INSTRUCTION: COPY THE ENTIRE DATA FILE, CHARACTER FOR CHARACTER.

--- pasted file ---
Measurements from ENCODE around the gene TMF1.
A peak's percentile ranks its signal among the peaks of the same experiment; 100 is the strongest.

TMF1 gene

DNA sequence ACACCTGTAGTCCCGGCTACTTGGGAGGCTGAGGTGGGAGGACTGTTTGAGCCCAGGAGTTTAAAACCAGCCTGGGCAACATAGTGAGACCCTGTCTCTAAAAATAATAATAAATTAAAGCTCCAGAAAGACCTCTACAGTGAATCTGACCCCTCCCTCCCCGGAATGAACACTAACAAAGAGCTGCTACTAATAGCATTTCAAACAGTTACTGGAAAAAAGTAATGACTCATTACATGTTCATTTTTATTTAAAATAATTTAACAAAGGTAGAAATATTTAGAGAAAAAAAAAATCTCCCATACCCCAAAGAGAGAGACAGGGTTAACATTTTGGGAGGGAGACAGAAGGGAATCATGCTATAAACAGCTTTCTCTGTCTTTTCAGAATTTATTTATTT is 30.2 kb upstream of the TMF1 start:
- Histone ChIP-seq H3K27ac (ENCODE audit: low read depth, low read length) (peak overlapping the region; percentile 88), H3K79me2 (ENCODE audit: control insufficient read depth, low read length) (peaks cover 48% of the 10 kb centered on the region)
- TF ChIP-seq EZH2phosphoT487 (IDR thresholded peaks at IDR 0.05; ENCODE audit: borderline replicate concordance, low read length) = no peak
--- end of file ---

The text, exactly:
Measurements from ENCODE around the gene TMF1.
A peak's percentile ranks its signal among the peaks of the same experiment; 100 is the strongest.

TMF1 gene

DNA sequence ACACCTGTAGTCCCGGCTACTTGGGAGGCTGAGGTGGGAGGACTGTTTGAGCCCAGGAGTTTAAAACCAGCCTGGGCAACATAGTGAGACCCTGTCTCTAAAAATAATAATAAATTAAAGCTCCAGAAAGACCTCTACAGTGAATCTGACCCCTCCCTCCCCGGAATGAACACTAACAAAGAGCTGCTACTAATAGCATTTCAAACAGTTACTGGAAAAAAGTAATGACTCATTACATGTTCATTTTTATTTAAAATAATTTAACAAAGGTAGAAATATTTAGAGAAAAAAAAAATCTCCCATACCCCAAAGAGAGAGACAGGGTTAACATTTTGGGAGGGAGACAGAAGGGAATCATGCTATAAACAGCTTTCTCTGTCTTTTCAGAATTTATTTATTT is 30.2 kb upstream of the TMF1 start:
- Histone ChIP-seq H3K27ac (ENCODE audit: low read depth, low read length) (peak overlapping the region; percentile 88), H3K79me2 (ENCODE audit: control insufficient read depth, low read length) (peaks cover 48% of the 10 kb centered on the region)
- TF ChIP-seq EZH2phosphoT487 (IDR thresholded peaks at IDR 0.05; ENCODE audit: borderline replicate concordance, low read length) = no peak